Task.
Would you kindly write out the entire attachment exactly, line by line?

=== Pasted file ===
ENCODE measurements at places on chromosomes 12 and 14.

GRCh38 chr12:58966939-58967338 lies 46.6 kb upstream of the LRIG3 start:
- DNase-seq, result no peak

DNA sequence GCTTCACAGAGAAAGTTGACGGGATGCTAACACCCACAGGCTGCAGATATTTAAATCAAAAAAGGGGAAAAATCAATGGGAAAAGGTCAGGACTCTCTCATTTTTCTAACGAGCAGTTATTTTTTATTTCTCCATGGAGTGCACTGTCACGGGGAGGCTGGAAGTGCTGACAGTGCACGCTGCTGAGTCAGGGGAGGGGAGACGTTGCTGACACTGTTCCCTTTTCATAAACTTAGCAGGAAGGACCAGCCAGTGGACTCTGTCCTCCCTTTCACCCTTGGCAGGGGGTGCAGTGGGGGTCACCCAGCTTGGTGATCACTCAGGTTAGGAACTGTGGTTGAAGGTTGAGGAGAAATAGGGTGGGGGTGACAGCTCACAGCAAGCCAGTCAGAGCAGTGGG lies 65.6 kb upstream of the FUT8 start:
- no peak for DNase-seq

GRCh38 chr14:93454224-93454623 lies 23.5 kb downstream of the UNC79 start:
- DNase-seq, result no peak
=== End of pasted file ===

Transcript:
ENCODE measurements at places on chromosomes 12 and 14.

GRCh38 chr12:58966939-58967338 lies 46.6 kb upstream of the LRIG3 start:
- DNase-seq, result no peak

DNA sequence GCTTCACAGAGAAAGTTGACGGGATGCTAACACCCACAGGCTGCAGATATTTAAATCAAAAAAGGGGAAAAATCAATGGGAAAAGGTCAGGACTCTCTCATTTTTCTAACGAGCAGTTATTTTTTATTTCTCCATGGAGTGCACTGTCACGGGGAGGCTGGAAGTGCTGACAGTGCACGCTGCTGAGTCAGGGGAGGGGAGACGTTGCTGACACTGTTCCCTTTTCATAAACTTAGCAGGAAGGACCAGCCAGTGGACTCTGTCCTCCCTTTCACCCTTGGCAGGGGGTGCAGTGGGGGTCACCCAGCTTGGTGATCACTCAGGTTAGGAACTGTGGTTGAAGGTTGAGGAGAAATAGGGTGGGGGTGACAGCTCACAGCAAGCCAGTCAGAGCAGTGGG lies 65.6 kb upstream of the FUT8 start:
- no peak for DNase-seq

GRCh38 chr14:93454224-93454623 lies 23.5 kb downstream of the UNC79 start:
- DNase-seq, result no peak